State Sen. Mike Parry, locked in a bitter primary battle with former state rep. Allen Quist to challenge Rep. Tim Walz (D-1st Dist.) in November, has based much of his campaign on the things Quist did and said some 20 years ago when he was in the Legislature.
If Quist's words back then are relevant issues in the campaign, what are we to make of Parry's words, spoken this week at a Republican fundraiser in Brown County?
Parry, ignoring Quist, took off on Gov. Mark Dayton, urging Republicans to prevent Dayton from getting a Democratic majority in the Legislature.
Parry called Dayton a "scary" man. "When you sit across from him, watch him pop 15, 16 pills while you're having a meeting, it's scary," Parry said. Dayton called the allegation a lie, and "gutter politics."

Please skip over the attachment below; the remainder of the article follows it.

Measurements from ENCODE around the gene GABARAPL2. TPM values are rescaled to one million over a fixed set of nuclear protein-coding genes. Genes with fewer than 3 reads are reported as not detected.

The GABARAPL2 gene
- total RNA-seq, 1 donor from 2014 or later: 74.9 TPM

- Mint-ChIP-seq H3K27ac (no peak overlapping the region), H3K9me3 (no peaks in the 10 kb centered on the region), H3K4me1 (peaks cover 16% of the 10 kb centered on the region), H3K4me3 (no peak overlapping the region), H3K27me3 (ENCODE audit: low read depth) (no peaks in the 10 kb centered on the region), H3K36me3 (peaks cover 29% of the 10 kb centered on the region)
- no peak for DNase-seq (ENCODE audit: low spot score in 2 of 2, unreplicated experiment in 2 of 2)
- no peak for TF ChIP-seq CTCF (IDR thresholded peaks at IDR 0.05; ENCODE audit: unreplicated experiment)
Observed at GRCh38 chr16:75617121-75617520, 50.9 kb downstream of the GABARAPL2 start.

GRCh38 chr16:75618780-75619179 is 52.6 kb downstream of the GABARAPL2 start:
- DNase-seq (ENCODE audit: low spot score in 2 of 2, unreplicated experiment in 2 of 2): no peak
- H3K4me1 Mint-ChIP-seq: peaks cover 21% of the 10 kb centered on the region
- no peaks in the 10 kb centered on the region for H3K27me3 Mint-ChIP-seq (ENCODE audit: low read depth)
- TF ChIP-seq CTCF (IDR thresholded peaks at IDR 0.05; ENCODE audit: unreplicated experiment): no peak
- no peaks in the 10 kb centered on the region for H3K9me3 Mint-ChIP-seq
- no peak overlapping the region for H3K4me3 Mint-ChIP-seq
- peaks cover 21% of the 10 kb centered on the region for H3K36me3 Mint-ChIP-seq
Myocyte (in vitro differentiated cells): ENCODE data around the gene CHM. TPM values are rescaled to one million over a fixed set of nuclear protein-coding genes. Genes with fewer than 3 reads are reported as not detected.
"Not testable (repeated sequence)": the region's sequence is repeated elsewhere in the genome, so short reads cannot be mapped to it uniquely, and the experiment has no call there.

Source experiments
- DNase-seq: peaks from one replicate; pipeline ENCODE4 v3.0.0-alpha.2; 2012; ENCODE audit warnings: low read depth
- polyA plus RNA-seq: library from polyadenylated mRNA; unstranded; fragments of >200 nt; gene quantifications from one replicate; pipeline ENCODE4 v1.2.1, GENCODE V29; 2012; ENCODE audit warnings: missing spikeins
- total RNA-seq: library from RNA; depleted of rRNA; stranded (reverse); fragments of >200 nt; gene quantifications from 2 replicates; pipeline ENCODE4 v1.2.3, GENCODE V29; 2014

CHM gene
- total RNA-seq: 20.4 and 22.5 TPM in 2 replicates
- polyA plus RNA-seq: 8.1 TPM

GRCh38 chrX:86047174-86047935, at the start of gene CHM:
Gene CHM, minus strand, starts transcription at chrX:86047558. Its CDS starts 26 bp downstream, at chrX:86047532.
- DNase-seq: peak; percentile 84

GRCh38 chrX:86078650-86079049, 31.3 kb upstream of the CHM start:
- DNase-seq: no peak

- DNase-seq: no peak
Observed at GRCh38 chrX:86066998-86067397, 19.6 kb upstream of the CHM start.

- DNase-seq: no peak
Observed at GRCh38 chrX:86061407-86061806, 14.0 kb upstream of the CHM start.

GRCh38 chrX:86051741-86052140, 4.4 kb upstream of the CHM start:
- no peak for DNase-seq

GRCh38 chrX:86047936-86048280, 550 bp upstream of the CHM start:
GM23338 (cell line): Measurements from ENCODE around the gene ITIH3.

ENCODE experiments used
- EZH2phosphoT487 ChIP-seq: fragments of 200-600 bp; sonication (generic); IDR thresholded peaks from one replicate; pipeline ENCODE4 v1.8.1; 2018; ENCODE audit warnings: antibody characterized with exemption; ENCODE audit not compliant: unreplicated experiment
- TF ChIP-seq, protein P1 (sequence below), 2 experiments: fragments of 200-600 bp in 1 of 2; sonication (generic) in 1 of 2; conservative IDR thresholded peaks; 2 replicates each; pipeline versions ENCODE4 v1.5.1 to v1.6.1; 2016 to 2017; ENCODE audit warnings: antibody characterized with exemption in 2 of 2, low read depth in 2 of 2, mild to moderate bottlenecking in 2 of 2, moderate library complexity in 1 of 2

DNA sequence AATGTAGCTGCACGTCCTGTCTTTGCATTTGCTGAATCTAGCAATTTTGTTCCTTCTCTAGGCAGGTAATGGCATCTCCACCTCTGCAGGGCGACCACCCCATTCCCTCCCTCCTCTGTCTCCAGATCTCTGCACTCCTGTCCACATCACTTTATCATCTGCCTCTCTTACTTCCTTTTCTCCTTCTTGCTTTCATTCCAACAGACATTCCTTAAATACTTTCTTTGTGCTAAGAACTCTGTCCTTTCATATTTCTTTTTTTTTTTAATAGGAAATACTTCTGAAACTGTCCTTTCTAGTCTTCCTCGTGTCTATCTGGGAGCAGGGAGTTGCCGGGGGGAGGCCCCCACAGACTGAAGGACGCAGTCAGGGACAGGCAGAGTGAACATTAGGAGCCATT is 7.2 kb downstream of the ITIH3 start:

Pressed for further explanation at Farmfest on Tuesday, Parry stood by his statement, even though he couldn't recall exactly when the breakfast meeting took place, and admitting it might not have been 15 pills. But he said he saw what he saw.
The politics of insinuation should be abandoned by both parties. Sen. Majority Leader Harry Reid insinuates Mitt Romney is a tax dodger, Michelle Bachmann insinuates the State Department is riddle with Muslim extremists, and now Parrry calls the governor a "pill-popper." We think politicians should stick to rational statements they can back up with facts.